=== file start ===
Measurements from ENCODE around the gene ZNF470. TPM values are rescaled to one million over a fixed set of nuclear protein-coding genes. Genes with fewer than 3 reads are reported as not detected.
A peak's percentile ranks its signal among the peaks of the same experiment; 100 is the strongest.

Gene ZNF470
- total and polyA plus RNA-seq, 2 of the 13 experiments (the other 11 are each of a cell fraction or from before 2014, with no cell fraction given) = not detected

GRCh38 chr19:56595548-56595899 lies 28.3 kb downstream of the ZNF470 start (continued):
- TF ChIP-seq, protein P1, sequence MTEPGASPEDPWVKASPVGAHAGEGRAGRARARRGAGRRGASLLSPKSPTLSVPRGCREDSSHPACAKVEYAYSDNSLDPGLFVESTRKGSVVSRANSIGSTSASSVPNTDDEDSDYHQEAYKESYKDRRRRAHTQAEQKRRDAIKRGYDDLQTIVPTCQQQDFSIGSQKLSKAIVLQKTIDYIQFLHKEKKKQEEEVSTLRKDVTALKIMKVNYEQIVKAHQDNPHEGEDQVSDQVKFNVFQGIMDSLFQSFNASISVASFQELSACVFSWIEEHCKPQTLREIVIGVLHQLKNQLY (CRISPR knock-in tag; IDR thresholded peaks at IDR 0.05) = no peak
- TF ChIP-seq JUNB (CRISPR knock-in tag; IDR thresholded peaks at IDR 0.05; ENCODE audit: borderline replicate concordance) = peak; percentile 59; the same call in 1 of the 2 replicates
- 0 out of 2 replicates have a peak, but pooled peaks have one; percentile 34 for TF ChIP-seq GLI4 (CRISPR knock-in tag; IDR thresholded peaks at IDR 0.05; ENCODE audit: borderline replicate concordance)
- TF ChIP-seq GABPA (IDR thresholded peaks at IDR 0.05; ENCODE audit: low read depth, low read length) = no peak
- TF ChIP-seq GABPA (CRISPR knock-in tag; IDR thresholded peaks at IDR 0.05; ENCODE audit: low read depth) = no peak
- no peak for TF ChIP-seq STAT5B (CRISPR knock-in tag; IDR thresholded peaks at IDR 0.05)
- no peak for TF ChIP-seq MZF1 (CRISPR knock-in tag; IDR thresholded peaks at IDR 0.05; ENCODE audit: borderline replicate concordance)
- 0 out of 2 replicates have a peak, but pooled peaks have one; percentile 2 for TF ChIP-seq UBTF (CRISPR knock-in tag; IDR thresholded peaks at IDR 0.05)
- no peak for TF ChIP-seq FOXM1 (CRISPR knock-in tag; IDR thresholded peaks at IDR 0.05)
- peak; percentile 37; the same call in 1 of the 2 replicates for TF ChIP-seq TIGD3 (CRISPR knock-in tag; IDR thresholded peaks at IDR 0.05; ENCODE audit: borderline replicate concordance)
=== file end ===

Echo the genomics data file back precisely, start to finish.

Measurements from ENCODE around the gene ZNF470. TPM values are rescaled to one million over a fixed set of nuclear protein-coding genes. Genes with fewer than 3 reads are reported as not detected.
A peak's percentile ranks its signal among the peaks of the same experiment; 100 is the strongest.

Gene ZNF470
- total and polyA plus RNA-seq, 2 of the 13 experiments (the other 11 are each of a cell fraction or from before 2014, with no cell fraction given) = not detected

GRCh38 chr19:56595548-56595899 lies 28.3 kb downstream of the ZNF470 start (continued):
- TF ChIP-seq, protein P1, sequence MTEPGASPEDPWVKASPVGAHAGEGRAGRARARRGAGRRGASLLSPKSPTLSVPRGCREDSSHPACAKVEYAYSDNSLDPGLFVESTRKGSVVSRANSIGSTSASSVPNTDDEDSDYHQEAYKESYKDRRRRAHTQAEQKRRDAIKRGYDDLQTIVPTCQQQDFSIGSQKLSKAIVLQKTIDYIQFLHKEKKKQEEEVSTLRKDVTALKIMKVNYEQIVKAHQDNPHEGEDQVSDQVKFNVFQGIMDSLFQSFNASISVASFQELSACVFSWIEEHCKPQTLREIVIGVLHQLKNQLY (CRISPR knock-in tag; IDR thresholded peaks at IDR 0.05) = no peak
- TF ChIP-seq JUNB (CRISPR knock-in tag; IDR thresholded peaks at IDR 0.05; ENCODE audit: borderline replicate concordance) = peak; percentile 59; the same call in 1 of the 2 replicates
- 0 out of 2 replicates have a peak, but pooled peaks have one; percentile 34 for TF ChIP-seq GLI4 (CRISPR knock-in tag; IDR thresholded peaks at IDR 0.05; ENCODE audit: borderline replicate concordance)
- TF ChIP-seq GABPA (IDR thresholded peaks at IDR 0.05; ENCODE audit: low read depth, low read length) = no peak
- TF ChIP-seq GABPA (CRISPR knock-in tag; IDR thresholded peaks at IDR 0.05; ENCODE audit: low read depth) = no peak
- no peak for TF ChIP-seq STAT5B (CRISPR knock-in tag; IDR thresholded peaks at IDR 0.05)
- no peak for TF ChIP-seq MZF1 (CRISPR knock-in tag; IDR thresholded peaks at IDR 0.05; ENCODE audit: borderline replicate concordance)
- 0 out of 2 replicates have a peak, but pooled peaks have one; percentile 2 for TF ChIP-seq UBTF (CRISPR knock-in tag; IDR thresholded peaks at IDR 0.05)
- no peak for TF ChIP-seq FOXM1 (CRISPR knock-in tag; IDR thresholded peaks at IDR 0.05)
- peak; percentile 37; the same call in 1 of the 2 replicates for TF ChIP-seq TIGD3 (CRISPR knock-in tag; IDR thresholded peaks at IDR 0.05; ENCODE audit: borderline replicate concordance)